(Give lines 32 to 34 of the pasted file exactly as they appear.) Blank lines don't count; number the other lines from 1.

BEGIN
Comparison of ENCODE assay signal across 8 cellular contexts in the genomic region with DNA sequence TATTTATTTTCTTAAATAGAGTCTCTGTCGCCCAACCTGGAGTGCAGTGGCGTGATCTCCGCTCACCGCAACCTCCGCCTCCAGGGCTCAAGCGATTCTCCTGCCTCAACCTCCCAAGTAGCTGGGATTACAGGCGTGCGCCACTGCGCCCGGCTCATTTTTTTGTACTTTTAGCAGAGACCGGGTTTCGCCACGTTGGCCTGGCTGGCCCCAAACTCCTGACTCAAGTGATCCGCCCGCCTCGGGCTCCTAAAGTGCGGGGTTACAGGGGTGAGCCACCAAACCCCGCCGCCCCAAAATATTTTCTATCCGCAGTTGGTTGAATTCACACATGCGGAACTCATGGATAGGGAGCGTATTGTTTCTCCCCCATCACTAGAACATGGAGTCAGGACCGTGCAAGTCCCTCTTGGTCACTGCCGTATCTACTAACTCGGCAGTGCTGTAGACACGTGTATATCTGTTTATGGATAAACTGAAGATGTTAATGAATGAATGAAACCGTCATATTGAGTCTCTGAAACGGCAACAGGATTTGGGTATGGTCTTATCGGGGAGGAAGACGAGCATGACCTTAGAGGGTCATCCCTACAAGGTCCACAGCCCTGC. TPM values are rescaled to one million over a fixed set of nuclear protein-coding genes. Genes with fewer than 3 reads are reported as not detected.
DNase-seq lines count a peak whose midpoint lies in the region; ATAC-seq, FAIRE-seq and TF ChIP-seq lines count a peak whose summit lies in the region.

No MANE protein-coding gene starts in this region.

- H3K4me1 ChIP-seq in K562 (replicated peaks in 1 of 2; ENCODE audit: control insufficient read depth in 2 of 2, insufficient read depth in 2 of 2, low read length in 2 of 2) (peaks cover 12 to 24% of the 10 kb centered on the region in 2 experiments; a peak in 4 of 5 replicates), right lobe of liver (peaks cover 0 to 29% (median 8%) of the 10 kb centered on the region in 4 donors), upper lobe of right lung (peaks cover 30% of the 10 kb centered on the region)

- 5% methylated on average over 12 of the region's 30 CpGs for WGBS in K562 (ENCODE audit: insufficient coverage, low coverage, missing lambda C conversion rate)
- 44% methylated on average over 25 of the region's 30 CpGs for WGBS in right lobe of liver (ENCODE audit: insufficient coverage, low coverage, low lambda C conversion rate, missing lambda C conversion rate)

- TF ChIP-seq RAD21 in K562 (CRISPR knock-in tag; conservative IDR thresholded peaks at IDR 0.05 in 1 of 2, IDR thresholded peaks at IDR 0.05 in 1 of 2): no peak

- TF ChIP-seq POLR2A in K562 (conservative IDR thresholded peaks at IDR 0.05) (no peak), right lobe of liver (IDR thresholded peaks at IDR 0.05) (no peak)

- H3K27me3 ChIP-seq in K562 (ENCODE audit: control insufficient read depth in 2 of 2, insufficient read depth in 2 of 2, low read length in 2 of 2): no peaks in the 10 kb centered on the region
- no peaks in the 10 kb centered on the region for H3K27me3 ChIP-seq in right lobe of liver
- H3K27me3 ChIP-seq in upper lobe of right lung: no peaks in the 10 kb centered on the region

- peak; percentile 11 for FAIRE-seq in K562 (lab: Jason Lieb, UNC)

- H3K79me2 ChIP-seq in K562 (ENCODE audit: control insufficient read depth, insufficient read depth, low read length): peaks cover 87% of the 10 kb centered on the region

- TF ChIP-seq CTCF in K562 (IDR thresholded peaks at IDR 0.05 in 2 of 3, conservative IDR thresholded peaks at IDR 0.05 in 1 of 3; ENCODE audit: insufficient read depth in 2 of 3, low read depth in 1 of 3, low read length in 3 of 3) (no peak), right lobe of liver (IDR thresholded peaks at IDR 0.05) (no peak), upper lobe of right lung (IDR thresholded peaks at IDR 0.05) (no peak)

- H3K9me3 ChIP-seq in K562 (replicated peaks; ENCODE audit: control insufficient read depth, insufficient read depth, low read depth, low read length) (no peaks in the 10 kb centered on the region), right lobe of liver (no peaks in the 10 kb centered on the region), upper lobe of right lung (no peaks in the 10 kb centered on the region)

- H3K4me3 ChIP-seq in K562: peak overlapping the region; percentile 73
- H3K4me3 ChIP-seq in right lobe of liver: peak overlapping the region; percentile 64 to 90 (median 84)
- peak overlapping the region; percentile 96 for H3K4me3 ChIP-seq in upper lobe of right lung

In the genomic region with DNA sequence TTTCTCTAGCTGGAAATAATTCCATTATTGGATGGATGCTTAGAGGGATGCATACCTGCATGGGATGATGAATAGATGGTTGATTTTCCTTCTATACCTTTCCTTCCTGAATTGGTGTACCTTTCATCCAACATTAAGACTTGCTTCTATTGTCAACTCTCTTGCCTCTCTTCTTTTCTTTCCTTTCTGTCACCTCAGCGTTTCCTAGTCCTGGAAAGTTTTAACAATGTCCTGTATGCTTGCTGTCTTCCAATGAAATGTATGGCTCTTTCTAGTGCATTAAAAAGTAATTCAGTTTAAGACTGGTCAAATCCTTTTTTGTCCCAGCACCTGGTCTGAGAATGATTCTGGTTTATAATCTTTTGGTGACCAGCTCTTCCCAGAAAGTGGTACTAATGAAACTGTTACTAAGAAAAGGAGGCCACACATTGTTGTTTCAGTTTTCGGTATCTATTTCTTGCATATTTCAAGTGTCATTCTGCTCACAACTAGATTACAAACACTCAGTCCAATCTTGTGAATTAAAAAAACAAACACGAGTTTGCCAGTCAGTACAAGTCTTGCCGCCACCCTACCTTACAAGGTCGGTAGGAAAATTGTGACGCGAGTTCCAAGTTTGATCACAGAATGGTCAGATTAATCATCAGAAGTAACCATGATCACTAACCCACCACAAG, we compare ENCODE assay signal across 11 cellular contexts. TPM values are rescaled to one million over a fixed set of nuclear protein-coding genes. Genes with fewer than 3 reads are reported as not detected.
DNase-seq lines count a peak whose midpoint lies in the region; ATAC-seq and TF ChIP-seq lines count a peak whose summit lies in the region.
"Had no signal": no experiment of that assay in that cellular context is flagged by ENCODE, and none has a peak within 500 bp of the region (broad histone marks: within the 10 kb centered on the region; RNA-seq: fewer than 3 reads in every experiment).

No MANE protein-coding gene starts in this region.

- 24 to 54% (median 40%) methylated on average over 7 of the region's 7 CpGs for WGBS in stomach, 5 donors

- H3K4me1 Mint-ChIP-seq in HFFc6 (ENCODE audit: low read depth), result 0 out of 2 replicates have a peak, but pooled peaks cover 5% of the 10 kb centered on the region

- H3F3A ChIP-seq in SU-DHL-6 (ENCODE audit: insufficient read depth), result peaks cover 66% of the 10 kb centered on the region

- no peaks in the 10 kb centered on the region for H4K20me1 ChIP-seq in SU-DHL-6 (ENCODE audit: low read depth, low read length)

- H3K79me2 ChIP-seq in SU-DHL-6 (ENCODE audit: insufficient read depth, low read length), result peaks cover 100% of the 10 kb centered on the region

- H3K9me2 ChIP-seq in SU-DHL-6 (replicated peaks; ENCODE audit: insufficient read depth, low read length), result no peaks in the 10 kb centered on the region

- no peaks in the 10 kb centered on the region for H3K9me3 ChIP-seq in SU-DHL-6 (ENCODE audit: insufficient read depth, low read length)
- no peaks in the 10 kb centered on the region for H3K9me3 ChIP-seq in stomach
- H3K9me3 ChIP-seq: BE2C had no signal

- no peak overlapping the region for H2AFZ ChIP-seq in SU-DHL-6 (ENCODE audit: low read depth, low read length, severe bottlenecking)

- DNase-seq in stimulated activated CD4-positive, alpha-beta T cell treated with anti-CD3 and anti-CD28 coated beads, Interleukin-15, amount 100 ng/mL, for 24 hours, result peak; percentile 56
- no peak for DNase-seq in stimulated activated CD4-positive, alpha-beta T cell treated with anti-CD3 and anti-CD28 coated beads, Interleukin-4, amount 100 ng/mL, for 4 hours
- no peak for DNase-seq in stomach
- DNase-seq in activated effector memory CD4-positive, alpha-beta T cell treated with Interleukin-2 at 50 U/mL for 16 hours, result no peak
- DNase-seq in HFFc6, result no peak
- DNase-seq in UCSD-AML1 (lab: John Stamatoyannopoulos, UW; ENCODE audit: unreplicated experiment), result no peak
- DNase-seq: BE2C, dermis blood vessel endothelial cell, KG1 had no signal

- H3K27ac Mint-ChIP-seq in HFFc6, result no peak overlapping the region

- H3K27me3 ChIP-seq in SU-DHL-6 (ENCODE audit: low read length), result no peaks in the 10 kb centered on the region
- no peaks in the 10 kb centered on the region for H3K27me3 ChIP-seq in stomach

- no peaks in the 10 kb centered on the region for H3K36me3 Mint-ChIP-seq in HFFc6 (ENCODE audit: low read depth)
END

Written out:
- no peak overlapping the region for H2AFZ ChIP-seq in SU-DHL-6 (ENCODE audit: low read depth, low read length, severe bottlenecking)

- DNase-seq in stimulated activated CD4-positive, alpha-beta T cell treated with anti-CD3 and anti-CD28 coated beads, Interleukin-15, amount 100 ng/mL, for 24 hours, result peak; percentile 56
- no peak for DNase-seq in stimulated activated CD4-positive, alpha-beta T cell treated with anti-CD3 and anti-CD28 coated beads, Interleukin-4, amount 100 ng/mL, for 4 hours